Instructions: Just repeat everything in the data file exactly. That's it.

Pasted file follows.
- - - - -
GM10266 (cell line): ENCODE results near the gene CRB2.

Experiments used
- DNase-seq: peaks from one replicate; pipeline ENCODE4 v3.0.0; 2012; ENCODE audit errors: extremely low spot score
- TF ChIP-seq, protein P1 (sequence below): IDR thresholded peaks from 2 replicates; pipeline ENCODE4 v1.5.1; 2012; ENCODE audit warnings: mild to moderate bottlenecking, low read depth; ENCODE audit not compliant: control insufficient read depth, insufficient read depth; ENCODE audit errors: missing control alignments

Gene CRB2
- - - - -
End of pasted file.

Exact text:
GM10266 (cell line): ENCODE results near the gene CRB2.

Experiments used
- DNase-seq: peaks from one replicate; pipeline ENCODE4 v3.0.0; 2012; ENCODE audit errors: extremely low spot score
- TF ChIP-seq, protein P1 (sequence below): IDR thresholded peaks from 2 replicates; pipeline ENCODE4 v1.5.1; 2012; ENCODE audit warnings: mild to moderate bottlenecking, low read depth; ENCODE audit not compliant: control insufficient read depth, insufficient read depth; ENCODE audit errors: missing control alignments

Gene CRB2